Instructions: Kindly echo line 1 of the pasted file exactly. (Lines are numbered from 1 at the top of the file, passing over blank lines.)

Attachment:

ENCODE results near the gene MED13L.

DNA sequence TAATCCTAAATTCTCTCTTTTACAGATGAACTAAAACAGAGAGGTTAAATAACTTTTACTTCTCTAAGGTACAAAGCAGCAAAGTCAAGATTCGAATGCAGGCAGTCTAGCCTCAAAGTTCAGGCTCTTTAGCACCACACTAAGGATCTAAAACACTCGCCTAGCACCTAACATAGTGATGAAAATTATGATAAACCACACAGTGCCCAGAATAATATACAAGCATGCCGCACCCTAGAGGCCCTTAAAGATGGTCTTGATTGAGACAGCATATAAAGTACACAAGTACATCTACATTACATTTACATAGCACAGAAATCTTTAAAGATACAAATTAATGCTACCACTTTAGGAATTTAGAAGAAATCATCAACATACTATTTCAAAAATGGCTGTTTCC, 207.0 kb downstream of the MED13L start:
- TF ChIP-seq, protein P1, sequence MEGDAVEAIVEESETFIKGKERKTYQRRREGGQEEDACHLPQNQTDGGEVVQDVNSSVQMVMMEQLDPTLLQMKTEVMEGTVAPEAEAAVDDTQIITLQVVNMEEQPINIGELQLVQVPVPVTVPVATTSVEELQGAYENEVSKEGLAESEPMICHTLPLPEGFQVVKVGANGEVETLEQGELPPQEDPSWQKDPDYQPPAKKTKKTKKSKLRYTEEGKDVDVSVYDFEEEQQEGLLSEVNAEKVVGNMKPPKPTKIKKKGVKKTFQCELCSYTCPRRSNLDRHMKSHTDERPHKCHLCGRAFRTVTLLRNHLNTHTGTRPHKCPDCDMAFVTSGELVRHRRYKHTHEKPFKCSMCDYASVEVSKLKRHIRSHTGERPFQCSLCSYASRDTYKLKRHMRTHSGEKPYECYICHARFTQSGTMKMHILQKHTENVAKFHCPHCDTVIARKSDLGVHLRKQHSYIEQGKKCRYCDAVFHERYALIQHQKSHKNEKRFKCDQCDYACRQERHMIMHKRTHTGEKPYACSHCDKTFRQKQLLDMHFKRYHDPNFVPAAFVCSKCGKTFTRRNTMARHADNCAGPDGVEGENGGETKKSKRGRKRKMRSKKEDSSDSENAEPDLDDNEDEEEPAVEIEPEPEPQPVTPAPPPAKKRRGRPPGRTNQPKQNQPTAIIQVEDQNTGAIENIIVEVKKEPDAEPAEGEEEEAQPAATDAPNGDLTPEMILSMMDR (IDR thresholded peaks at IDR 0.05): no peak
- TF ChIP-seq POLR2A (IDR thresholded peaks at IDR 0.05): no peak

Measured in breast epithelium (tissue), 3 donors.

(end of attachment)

ENCODE results near the gene MED13L.